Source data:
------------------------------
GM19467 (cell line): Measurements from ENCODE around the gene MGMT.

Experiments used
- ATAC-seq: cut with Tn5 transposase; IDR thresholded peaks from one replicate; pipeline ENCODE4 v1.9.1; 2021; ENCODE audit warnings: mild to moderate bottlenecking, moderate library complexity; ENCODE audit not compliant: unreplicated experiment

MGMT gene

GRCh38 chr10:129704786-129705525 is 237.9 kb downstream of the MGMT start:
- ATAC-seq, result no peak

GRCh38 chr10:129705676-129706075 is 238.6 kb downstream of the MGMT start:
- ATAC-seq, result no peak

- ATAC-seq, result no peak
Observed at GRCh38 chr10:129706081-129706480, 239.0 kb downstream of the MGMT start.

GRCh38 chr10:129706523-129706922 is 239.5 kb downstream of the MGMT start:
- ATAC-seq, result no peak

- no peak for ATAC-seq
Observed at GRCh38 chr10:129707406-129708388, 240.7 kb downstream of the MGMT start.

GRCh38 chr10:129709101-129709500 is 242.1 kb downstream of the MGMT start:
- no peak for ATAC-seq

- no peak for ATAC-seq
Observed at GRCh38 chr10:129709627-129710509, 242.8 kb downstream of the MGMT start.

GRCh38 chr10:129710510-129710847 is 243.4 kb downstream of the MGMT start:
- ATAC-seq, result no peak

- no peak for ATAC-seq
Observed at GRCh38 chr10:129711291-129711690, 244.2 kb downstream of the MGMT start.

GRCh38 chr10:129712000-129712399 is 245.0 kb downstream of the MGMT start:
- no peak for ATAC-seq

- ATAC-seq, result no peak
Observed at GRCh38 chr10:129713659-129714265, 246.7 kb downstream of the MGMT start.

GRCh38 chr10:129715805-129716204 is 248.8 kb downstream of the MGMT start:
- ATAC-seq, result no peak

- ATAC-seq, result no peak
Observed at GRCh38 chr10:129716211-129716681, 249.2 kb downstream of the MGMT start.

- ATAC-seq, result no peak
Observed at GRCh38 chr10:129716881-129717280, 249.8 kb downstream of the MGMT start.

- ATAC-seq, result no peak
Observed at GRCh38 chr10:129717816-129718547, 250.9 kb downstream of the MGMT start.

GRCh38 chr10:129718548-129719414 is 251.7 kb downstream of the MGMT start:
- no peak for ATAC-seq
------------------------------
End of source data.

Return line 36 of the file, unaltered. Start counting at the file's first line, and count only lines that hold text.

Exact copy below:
- no peak for ATAC-seq